Thirty bucks will get you a day pass to the Ganaraska Forest, where you can explore the trails to your heart’s content. Well maintained and predominantly sand, they are part of a vast network accessible to 4x4s, ATVs and horseback riders. For the most part, the trails don’t pose much of a challenge. Passing by a small pond, we laugh at the ATV riders plowing through the water, sending up rooster tails of spray.
“That would make a fantastic picture,” I said. “We gotta come back here when we’re done.” Famous last words.
The combination of fine sand and impressive suspension create a cushiony landing after catching air over a small berm. Navigating a 30-degree banked turn with steep dirt walls was no problem for the ZR2, which may as well have yawned.
After several hours of exploring, we headed back to the trailhead and the aforementioned pond. The middle was presumably deeper, so I pointed the truck’s nose across from where we’d seen the ATVs playing. Like choosing the red wire when you should’ve picked the yellow, this was a very bad decision. The flat shallow sand abruptly ended, and the truck performed a sickening nose dive.
“Sweet Christmas,” I said. Or something very much like it.
Slamming on the brakes, I quickly engaged the lockers and hit reverse. Nothing. The truck’s rump was high enough in the air that the rear wheels couldn’t gain traction. To my horror, water was bubbling up in the footwell and the pedals became submerged. I’d broken one of the cardinal rules of off-roading: never enter water without knowing how deep it is. Or was that for diving? Whatever. I could see the water just below the window, and I silently praised the anal retentiveness of GM engineers and their triple door seals.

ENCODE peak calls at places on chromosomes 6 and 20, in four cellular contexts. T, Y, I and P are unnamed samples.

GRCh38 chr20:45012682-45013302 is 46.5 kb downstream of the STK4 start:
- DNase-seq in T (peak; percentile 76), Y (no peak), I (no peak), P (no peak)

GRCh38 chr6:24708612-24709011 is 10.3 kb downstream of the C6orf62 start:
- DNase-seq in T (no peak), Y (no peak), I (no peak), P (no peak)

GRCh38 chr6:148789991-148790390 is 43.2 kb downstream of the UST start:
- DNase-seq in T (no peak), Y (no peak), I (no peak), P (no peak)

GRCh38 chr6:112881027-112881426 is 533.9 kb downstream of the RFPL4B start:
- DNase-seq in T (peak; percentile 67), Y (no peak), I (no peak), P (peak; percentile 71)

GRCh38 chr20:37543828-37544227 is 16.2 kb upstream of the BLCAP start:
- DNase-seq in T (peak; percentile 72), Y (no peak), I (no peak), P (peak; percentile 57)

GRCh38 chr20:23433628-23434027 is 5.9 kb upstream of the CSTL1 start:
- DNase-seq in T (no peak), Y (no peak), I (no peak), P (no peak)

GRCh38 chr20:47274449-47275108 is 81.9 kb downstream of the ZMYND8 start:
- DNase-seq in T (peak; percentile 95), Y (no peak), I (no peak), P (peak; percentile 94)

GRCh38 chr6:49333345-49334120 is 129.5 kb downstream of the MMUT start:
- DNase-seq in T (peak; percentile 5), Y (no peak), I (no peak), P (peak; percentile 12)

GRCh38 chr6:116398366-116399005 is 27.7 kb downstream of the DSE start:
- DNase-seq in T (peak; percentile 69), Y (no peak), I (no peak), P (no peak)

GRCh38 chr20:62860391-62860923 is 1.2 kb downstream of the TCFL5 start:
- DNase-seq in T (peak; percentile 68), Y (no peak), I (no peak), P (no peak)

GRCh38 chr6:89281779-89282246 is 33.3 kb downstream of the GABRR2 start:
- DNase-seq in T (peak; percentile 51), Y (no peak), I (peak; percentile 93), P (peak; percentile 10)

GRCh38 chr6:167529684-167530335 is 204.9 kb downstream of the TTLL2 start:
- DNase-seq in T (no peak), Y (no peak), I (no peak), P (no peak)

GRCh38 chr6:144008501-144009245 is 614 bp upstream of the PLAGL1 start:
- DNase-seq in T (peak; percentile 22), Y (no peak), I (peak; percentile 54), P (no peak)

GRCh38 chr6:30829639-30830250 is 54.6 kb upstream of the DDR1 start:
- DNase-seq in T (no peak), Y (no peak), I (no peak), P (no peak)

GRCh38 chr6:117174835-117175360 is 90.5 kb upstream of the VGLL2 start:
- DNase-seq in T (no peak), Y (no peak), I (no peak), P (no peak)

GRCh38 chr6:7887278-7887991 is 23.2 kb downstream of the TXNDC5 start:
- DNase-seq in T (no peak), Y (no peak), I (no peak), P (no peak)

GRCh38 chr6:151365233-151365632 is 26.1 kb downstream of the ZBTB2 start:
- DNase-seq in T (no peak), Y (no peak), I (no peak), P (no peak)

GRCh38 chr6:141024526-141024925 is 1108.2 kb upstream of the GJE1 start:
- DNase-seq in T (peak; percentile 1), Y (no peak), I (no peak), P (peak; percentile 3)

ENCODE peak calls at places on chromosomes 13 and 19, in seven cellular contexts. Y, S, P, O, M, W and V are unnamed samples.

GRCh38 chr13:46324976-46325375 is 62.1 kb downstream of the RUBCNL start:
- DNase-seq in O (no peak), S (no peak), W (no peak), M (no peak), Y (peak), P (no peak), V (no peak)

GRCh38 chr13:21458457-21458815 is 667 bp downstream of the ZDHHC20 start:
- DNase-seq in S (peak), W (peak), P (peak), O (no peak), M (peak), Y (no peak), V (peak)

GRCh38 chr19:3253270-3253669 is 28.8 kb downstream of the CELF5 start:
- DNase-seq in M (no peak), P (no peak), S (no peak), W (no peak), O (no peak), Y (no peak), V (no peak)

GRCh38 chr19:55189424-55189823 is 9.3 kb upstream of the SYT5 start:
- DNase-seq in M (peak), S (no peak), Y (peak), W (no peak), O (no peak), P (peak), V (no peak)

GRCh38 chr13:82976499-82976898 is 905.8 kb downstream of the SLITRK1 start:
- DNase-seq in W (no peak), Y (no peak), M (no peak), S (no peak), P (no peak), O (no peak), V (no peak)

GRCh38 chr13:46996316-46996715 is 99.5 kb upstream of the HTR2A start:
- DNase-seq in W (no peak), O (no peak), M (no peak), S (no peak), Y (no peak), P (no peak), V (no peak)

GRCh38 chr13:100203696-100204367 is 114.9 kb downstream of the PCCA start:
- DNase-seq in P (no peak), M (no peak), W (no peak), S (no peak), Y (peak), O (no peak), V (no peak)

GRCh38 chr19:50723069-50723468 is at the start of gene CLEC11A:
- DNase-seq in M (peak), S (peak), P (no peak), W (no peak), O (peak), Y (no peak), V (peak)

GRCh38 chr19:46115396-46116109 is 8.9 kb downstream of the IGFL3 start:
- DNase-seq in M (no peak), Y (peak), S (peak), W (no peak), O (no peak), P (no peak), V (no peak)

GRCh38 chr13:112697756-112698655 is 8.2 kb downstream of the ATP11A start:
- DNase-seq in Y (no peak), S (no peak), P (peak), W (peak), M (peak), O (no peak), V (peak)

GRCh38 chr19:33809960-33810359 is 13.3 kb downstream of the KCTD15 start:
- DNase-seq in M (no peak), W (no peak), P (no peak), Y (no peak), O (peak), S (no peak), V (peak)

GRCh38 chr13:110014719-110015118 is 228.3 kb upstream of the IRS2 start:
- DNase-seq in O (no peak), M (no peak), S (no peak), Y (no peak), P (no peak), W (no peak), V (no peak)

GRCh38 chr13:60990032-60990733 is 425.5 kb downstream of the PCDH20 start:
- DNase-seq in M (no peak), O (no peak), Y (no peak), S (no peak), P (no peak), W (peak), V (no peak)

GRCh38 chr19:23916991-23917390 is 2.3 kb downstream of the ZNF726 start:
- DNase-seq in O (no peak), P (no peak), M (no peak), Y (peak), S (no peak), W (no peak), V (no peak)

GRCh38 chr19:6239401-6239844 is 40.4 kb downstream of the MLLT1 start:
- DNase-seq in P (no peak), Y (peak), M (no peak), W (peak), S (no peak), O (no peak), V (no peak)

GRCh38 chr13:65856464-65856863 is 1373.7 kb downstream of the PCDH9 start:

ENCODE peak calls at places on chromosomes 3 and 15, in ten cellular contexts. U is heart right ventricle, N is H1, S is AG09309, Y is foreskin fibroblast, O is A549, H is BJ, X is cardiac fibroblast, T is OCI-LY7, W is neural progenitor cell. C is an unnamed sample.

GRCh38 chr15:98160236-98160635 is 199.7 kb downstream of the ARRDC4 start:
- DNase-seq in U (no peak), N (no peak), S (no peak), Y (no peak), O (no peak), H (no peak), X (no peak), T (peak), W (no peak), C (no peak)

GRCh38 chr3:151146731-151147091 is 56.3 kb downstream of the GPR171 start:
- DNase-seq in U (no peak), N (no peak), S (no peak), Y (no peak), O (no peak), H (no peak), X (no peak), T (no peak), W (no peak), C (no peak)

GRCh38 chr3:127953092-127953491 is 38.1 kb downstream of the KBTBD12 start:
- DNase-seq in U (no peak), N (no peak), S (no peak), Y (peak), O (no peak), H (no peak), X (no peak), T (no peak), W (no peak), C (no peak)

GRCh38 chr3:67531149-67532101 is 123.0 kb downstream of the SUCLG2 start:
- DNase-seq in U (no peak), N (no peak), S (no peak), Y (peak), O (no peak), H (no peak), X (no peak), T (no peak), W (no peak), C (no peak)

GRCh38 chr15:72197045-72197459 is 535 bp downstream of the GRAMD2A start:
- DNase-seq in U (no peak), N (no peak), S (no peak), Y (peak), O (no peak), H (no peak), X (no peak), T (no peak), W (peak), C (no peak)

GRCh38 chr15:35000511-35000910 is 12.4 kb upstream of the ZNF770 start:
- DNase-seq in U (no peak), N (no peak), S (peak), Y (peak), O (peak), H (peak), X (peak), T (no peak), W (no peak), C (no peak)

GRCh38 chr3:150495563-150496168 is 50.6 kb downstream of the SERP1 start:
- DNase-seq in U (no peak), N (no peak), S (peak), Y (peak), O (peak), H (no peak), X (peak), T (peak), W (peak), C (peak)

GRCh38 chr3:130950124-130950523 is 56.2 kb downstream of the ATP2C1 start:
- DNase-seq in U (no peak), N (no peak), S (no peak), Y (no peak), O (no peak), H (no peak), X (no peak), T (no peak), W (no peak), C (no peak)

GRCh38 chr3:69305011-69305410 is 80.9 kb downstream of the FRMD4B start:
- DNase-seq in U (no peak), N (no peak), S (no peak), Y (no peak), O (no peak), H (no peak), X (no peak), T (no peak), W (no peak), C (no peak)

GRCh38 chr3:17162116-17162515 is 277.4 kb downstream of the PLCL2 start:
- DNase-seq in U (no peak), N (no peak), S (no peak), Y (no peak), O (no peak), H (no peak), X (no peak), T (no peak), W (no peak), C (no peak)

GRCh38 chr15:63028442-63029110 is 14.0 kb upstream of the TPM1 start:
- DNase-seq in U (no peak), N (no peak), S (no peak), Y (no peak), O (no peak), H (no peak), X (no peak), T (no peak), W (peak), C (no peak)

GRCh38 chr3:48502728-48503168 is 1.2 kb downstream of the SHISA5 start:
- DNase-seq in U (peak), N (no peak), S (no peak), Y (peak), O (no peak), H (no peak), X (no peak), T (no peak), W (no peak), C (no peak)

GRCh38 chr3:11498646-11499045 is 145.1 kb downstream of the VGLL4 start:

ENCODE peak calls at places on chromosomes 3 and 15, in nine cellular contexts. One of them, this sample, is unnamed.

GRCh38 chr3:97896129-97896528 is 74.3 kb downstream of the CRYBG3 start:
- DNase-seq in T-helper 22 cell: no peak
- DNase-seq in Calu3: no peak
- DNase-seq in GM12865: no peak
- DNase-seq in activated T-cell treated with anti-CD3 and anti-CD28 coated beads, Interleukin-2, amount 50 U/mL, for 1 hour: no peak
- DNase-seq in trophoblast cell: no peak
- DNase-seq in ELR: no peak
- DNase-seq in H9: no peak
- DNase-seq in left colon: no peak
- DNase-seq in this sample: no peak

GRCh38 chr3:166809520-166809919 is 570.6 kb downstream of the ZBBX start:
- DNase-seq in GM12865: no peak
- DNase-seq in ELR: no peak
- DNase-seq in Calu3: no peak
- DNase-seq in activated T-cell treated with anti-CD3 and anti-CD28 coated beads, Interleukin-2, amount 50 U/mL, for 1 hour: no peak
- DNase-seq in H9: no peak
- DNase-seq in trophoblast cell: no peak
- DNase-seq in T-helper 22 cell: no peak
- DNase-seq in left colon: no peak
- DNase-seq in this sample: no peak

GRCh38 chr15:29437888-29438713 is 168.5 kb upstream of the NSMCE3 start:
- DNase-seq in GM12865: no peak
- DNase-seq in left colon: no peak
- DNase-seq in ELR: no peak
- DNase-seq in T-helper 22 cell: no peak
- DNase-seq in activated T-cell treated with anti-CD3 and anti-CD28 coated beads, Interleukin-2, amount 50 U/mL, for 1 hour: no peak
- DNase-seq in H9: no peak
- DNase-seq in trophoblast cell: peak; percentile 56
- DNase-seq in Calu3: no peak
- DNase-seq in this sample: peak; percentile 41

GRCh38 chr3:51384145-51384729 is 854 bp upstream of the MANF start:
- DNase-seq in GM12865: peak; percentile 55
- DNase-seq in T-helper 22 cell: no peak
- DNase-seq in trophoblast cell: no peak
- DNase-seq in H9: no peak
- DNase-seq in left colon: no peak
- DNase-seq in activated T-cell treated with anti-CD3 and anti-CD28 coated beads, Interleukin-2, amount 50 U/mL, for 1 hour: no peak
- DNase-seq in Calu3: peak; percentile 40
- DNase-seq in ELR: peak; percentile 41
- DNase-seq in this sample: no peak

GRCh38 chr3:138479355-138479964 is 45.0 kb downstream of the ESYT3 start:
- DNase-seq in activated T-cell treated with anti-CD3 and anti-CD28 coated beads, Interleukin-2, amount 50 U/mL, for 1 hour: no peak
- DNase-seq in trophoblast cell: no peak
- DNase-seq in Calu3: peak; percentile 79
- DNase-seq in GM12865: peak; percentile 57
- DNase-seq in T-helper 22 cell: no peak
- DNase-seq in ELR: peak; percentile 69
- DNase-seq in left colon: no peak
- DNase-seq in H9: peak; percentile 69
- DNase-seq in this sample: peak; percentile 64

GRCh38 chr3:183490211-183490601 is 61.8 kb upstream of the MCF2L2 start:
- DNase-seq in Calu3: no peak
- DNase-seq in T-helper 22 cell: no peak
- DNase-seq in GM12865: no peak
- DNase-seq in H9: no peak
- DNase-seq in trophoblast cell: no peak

Climbing in the back, I yelled at my partner, James, to take the wheel. Which led to my unceremonious — and as it turns out, useless — extrusion through the tiny rear window. My extra weight over the rear wheels had absolutely no effect on traction. At this point, James decided to venture out and gauge the pond’s depth. Rolling down the window, he began to climb out.
“What are you doing?” I asked. “Take off your jeans. They’ll get soaked in swamp water and only make this worse.” Finally he saw the wisdom in this, and out the window in his skivvies he went.
Apparently, the truck was perched at the rim of a precipitous drop. In full-on panic mode, and with dusk descending, we suddenly heard an approaching dirt bike. Under different circumstances, the expression on the rider’s face would have been funny.
We’re extremely lucky. Our Samaritan on a KTM returned with two ATVs, whose drivers had just been preparing to leave. A quick yank with a tow strap, and the truck popped out like a cork — filthy, drip- ping, but mercifully running. Parking it on an incline, I opened up the door and watched, stupefied, as the water poured out.
Two runs through the car wash and several hours with the shopvac later, the Colorado ZR2 looked none the worse for wear. Nevertheless, I shamefacedly let GM know of the extent of my stupidity. Fortunately they were pretty understanding. Poop sometimes happens.
Overview: Compact off-roader with enormous capability
Pros: Prodigious off-road performance with good road manners
Cons: No V8 option. Not much space in the cargo bed, but who cares?
Value for money: Not cheap; the diesel is a whacking chunk of change What I would change: Offer a V8 How I would spec it: Exactly as driven
2017 Chevrolet Colorado ZR2.